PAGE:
The Sonoma County Fair is using a labor law exemption to avoid paying overtime to about 600 temporary workers during the 16-day fair.

Fair Manager Tawny Tesconi said the exemption — based on the fair's designation as an "amusement establishment" — would save about $20,000.

"Every dollar counts," she said, noting that the fair paid about $25,000 in overtime last year.

The fair, which opened Thursday and runs through Aug. 11, employs nearly 600 temporary workers, including about 450 who work only during the fair as janitors and maintenance workers, ticket sellers and takers, parking lot attendants, racing grandstand ushers and other jobs.

The fair's permanent staff consists of 27 county employees, all but two of them full-time workers.

Tesconi, a fair manager for 26years, said the overtime exemption is used by numerous other fairs but is new this year to the Sonoma County Fair. The exemption is permitted under the U.S. Fair Labor Standards Act for amusement or recreational establishments that meet certain criteria, she said.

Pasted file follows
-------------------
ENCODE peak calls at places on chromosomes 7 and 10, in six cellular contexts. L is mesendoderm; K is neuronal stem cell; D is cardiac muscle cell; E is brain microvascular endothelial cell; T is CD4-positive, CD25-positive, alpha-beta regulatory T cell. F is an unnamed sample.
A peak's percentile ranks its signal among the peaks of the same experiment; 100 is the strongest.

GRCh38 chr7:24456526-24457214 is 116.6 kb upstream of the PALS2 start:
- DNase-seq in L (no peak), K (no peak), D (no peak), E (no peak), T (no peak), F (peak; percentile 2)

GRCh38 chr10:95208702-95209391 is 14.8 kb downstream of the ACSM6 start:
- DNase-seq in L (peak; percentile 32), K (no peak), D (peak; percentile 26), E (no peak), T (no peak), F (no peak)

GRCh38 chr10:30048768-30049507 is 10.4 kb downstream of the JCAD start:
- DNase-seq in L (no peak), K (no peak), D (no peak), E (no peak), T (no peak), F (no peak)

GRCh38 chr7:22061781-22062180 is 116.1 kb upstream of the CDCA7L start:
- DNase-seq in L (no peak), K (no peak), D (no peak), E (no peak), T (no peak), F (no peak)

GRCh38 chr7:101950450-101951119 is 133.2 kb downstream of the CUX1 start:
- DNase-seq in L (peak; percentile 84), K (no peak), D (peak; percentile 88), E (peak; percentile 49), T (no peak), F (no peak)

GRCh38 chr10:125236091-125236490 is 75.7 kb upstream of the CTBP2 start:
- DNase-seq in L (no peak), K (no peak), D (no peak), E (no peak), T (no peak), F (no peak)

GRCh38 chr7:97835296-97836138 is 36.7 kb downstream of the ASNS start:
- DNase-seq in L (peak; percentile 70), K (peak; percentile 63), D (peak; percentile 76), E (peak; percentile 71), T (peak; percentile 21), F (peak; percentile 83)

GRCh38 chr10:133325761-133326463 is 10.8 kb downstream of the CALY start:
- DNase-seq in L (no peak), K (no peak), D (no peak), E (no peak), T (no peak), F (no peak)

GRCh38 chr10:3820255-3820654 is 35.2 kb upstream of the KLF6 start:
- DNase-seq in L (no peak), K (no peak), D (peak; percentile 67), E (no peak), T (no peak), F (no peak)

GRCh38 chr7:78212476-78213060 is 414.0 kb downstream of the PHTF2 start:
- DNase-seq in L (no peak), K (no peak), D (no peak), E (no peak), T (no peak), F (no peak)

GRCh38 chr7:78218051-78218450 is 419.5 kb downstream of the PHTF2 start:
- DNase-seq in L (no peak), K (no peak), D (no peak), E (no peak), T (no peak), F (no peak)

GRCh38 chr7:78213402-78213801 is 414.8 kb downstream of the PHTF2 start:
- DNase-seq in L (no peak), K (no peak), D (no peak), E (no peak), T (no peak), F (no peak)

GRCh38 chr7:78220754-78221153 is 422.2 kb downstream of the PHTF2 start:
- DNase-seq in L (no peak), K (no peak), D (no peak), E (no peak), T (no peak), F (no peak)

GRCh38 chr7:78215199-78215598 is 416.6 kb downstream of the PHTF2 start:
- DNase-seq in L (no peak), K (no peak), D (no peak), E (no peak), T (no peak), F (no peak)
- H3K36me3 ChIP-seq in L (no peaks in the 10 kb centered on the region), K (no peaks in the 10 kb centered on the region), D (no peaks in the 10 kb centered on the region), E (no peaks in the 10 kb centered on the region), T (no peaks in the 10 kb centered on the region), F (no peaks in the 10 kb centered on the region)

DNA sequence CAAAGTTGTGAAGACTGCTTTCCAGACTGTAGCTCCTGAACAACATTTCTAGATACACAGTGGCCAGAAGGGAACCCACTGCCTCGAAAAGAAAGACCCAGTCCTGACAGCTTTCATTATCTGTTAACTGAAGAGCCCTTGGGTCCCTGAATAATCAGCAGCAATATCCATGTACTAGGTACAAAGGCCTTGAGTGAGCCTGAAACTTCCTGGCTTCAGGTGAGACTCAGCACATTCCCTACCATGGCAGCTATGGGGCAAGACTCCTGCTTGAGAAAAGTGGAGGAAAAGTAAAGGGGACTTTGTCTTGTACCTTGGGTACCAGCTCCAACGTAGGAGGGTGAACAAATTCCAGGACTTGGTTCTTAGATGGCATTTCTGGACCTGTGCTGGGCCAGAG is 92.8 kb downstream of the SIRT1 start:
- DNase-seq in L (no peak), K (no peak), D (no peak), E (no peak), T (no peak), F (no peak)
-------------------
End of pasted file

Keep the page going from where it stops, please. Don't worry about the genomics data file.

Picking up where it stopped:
Karen R. Smith, a Santa Rosa resident who lives near the fairgrounds, said she thought it was wrong to deny overtime pay based on "some kind of loophole."

"It just seems like an unfair way to treat the people who help keep the fair running so smoothly," she said.

The fair's temporary workers start at $8 an hour, which can go up by 40 cents an hour starting in their second year, Tesconi said.

Longtime temporary workers make $12 to $13 an hour in lead positions, and some have been there for several decades.

College students and teachers who have summers off work at the fair, along with people who have regular night-time jobs, Tesconi said.

The manager said she worked a temporary fair job as a teenager.

People who work at the food booths and other commercial booths and in the carnival area are not fair employees, Tesconi said.

You can reach Staff Writer Guy Kovner at 521-5457 or